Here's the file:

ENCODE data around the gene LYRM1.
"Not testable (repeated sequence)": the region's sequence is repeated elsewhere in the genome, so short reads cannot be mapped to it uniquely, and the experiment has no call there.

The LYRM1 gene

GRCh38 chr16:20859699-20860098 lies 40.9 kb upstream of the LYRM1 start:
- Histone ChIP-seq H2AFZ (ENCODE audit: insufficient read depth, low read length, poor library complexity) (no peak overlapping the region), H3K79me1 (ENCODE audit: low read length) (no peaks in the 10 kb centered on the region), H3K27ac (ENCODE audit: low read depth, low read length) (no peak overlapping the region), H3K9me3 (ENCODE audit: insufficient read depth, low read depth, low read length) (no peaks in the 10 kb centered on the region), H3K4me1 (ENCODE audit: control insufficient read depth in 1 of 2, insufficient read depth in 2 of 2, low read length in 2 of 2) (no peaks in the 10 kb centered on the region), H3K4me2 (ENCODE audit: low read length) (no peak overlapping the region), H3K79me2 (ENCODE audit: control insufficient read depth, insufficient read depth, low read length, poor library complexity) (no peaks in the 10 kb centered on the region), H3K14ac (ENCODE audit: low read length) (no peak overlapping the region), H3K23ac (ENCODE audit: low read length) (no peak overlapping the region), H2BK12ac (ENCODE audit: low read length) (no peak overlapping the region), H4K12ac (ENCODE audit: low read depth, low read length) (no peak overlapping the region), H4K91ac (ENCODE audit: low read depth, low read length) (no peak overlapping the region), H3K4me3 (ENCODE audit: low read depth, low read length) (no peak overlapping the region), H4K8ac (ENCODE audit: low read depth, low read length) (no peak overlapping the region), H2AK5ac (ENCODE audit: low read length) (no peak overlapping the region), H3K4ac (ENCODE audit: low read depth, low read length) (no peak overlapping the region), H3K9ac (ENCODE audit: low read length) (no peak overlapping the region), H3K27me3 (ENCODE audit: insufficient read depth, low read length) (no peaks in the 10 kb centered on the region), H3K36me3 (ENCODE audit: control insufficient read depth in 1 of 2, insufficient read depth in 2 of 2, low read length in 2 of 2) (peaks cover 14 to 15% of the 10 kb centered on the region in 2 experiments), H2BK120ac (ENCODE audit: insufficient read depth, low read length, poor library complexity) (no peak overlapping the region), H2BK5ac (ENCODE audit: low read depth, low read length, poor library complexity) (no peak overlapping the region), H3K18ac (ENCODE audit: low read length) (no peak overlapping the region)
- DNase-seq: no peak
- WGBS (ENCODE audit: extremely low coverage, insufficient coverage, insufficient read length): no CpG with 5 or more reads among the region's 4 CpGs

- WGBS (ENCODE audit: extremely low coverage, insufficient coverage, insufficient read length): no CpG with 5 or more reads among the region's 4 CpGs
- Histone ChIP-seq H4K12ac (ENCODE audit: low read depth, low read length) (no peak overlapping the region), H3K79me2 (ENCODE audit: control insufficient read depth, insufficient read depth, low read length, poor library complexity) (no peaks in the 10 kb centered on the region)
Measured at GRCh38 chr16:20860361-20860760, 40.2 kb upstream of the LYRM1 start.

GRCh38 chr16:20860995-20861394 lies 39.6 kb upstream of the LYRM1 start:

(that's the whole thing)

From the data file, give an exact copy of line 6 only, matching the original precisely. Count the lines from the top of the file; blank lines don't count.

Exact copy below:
- DNase-seq: no peak